United States District Court, D. Arizona
HONORABLE D. THOMAS FERRARO, UNITED STATES MAGISTRATE JUDGE
the Court is a Petition for a Writ of Habeas Corpus by a
Person in Federal Custody (“Petition”) brought
pursuant to 28 U.S.C. § 2241. (Doc. 1.) At the time the
Petition was filed, Petitioner Stephen P. Garcia
(“Petitioner”) incarcerated at the Federal
Correction Institution in Safford, Arizona in service of an
84-month sentence with a 60-month terms of supervised release
for Conspiracy to Manufacture Methamphetamine, in violation
of 21 U.S.C. §§ 841(a)(1) and 846, and an 18-month
sentence with a 36-month term of supervised release for
Escape from Custody, in violation of 18 U.S.C. § 751(a).
(Doc. 14 at Ex. A.) Petitioner contends that he should be
given some credit for time he spent incarcerated in Mexico
(while he was on escape status). (Doc. 1 at 4; Doc. 9 at p.
1.) The Petition is fully briefed and all parties have
consented to a decision being rendered by a United States
Magistrate Judge. (Docs. 14, 18.) As more fully set forth
below, the Petition will be dismissed.
February 1, 1997, Petitioner was arrested by Federal Drug
Enforcement Administration officers on drug charges. (Doc. 14
at Ex. A ¶ 6.) On February 26, 1997, Petitioner was
released on bond. Id. On August 29, 1997, Petitioner
was sentenced by the United States District Court for the
Eastern District of California to 84-months in prison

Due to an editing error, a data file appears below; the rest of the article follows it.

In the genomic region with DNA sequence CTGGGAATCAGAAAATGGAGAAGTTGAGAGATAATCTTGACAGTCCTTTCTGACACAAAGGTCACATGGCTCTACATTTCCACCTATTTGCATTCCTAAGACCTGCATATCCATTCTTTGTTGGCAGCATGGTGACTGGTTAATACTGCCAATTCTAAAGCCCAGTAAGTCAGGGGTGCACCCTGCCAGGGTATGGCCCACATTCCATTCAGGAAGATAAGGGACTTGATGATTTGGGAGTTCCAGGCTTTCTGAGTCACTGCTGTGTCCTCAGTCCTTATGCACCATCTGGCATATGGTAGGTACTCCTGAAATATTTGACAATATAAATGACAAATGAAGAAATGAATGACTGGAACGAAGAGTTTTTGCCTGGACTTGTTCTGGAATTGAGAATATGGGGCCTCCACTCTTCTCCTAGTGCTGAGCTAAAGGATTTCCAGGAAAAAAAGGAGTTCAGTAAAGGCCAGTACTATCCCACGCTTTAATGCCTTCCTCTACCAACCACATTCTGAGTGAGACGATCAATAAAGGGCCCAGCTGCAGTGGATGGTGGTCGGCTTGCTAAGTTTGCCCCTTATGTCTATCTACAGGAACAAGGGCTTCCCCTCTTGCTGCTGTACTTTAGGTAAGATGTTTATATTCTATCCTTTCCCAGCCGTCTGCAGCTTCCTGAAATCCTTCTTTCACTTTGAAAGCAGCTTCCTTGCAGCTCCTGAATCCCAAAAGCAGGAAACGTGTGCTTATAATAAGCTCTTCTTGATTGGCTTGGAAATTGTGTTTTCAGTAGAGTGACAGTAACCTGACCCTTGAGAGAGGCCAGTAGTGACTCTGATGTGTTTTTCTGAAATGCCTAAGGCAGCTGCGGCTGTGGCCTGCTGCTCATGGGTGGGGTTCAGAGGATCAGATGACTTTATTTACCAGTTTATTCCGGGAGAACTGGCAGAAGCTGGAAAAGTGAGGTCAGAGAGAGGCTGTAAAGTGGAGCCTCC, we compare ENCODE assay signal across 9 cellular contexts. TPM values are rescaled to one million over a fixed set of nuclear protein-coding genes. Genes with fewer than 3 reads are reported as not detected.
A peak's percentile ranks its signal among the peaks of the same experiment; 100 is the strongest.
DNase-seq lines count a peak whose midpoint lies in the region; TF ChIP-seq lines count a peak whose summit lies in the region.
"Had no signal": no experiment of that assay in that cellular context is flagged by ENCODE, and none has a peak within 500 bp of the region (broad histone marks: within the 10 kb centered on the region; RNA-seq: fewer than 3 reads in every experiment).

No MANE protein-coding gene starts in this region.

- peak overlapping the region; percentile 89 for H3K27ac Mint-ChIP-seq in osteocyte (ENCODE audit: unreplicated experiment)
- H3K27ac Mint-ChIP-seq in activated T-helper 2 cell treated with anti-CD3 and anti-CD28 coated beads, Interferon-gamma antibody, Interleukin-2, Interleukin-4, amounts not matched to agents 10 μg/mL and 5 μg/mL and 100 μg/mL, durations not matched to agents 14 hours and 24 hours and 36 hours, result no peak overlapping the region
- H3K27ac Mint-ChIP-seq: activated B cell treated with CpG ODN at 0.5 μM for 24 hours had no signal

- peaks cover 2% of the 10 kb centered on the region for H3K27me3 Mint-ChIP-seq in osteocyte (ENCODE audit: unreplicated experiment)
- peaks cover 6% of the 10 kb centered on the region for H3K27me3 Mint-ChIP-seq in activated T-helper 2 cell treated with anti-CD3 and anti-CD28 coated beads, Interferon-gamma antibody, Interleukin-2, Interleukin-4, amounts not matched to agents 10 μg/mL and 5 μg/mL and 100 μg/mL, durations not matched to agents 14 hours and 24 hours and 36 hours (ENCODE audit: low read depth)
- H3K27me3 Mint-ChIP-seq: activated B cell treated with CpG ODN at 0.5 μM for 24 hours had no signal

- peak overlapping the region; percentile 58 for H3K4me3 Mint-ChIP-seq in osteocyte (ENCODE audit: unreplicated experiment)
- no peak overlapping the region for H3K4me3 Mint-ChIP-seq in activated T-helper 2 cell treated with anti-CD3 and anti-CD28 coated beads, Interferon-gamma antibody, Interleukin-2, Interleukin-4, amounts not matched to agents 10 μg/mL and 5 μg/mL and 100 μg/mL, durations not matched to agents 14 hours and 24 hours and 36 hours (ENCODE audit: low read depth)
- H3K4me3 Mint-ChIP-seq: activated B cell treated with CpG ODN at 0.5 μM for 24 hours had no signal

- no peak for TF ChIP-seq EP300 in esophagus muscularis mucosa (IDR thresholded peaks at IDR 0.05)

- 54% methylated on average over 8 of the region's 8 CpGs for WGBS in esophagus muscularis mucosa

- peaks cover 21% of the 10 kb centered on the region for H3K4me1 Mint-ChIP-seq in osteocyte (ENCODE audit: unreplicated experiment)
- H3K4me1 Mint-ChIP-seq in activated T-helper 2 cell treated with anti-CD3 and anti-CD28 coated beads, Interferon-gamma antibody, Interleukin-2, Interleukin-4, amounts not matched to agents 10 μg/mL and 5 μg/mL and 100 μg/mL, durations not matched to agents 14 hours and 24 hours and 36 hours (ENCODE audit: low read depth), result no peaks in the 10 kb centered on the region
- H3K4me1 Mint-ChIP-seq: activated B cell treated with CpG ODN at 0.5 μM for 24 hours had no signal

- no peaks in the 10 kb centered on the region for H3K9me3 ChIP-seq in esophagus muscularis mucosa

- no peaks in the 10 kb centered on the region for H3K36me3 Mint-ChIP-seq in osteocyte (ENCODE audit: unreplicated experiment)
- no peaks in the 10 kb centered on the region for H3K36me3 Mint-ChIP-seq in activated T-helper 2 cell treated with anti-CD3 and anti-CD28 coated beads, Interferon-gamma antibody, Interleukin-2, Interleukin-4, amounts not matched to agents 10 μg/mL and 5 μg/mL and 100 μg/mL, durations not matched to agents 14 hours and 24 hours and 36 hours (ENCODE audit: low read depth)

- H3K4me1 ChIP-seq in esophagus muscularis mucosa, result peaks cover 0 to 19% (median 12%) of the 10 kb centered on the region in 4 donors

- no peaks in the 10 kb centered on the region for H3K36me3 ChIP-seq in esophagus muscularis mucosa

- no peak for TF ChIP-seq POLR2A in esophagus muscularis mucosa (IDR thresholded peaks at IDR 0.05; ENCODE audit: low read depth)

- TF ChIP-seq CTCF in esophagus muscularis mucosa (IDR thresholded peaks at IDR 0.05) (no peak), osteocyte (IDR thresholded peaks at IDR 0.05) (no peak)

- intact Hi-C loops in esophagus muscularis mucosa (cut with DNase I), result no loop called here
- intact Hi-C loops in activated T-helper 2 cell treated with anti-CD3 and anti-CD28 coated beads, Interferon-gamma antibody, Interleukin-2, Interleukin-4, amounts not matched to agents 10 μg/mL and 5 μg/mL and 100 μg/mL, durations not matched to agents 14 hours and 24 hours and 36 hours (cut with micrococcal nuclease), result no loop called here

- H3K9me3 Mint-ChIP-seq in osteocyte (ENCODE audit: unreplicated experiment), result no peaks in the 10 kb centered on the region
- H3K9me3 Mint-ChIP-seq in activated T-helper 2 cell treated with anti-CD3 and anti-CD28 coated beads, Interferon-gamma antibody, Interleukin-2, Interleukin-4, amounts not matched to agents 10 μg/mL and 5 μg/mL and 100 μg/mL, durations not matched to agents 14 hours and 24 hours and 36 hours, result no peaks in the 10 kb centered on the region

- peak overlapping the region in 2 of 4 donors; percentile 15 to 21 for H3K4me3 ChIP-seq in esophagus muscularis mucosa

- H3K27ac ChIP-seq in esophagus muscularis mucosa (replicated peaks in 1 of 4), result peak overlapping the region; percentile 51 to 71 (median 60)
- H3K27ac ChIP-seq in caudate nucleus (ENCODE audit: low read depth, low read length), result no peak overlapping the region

followed by a 60-month term of supervised release for
Conspiracy to Manufacture Methamphetamine, in violation of 21
U.S.C. §§ 841(a)(1) and 846. Id. at ¶
7. On October 21, 1997, Petitioner reported to the prison
camp at the United States Penitentiary in Lompac, California.
Id. at ¶ 8. On December 30, 1997, he was
transferred to the Taft Correctional Institution
(“Taft”) in Taft, California. Id. Almost
one (1) year later, on December 6, 1998, Petitioner escaped
from Taft. Id. at ¶ 9.
years later, on April 9, 2013, Petitioner was arrested by the
United States Marshals Service on escape charges.
Id. at ¶ 10. On December 8, 2014, Petitioner
was sentenced by the United States District Court for the
Eastern District of California to 18-months imprisonment
followed by a 36-month term of supervised release for Escape
from Custody in violation of 18 U.S.C. § 751(a).
Id. at ¶ 11. The sentencing court addressed
whether Petitioner would be given credit for the time period
that he claimed he was in a Mexican jail after he escaped
from Taft stating:
You know, I can't - it's up to the Bureau of Prisons
whether they give, Mr. Garcia - whether they give you any
credit at all for the time in custody. They probably have the
resources to be able to actually check with the Mexican
official to verify what had occurred. And if the Bureau of
Prisons chooses to give you some credits, then that's up
(Doc. 14 at Ex. B at p. 13.) The Bureau of Prisons computed
Petitioner's aggregate sentence to be 102 months and
currently projects that he will satisfy his aggregate
sentence on August 12, 2018. Id. at Ex. A at
explained below, the Court determines that the Petition must